Let’s imagine (or you might not have to) you have started your rowing program and members are starting to join. How do you go about growing your program? This post is mostly aimed at rowing clubs that serve a community of some description. Your club may have masters or juniors or both. During the time that I served as Head Coach of the Tulsa Youth Rowing Association, we managed to grow the club from one coach, ten athletes and no equipment to a program with over 60 athletes, 7 coaches and many thousands worth of dollars in equipment. Considering the population of the surrounding areas and the general interest in rowing in the Midwest, I consider our efforts a success.
So how did we get there?
The first thing that I did when I started to think about this blog post is brainstorm all of the channels that we used to help grow our program. I came up with the following map. I would also like to say that this does not represent all of the options available to you, but it is a good start and can help you build your list of initiatives to foster growth in your program.
As you can see, there are many channels that you need to think about to help with your PR and marketing efforts. However, your number one program builder is running a good program and word of mouth. If the people involved in your rowing organization are learning the sport, developing as people and having a fun time that’s the first thing you need to put on your list. When this happens your club will grow.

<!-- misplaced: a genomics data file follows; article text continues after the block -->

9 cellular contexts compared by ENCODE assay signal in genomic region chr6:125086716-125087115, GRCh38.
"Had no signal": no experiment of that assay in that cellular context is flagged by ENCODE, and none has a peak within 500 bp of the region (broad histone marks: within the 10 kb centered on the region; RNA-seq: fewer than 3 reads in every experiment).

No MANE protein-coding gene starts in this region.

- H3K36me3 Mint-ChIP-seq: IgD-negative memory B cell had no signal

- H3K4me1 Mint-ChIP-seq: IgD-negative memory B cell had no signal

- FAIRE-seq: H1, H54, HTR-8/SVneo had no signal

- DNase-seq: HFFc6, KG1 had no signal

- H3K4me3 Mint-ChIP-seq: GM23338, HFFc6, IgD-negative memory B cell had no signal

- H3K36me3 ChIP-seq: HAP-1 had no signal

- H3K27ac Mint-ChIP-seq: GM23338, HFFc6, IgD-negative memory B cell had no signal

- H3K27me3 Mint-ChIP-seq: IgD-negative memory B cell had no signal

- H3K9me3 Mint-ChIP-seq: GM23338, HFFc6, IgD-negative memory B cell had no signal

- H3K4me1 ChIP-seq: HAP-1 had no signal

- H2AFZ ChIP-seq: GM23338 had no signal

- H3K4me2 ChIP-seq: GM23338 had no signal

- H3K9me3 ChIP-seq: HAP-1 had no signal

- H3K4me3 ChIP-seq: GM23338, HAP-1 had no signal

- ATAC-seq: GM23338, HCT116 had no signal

When we ran statistics on how our athletes were finding out about the program it was from referrals by athletes and parents involved. We found that 70% of new members were a referral of this kind.
The next most important priority is getting a good looking and functional website out there. A large proportion of folks are online and your website is your front door to the online world. At this point, it would be helpful to recruit someone who is web-savvy and has some experience in creating websites. It’s possible to create a very good looking and functional website using content management systems (CMS) such as WordPress or Joomla. Once you have your website online you are off to the races.
I will get a little more specific about what should be on your website in a later post. However, for now, a site that displays club events, dates, times and provides information to prospective members or parents of prospective members will do. In another post that I have written, I talk about the importance of communication and preseason planning and you are welcome to take a look at that if you like. It’s important to keep in mind who might be interested in rowing as an option. If you are a high school program you are marketing to parents and high school students. If you provide the right information you project the image that you are a club that is worth investing time and money in. Secondly, you are a club that is organized and well-run.
The concept map has many different avenues. However, I will conclude this post with the concept that you are always building relationships when you grow a club. These relationships could be in many different forms. These could take the form of a relationship with a parent who is a marketing specialist, an editor of a magazine, a local radio station or a news reporter. A club should exist to serve the community that it is located in. It will most likely take some time to develop these relationships. However, if you tell your story and communicate your message clearly you club will grow. Finally, remember to thank those that are willing to help your organization and you will meet with great success.
I will continue to expand on marketing and PR efforts in later posts. However, for the time being, I hope that this post and concept map has been helpful to you. If you have any questions or comments, please let me know by contacting me at email@example.com.
Until next time, happy marketing and PRing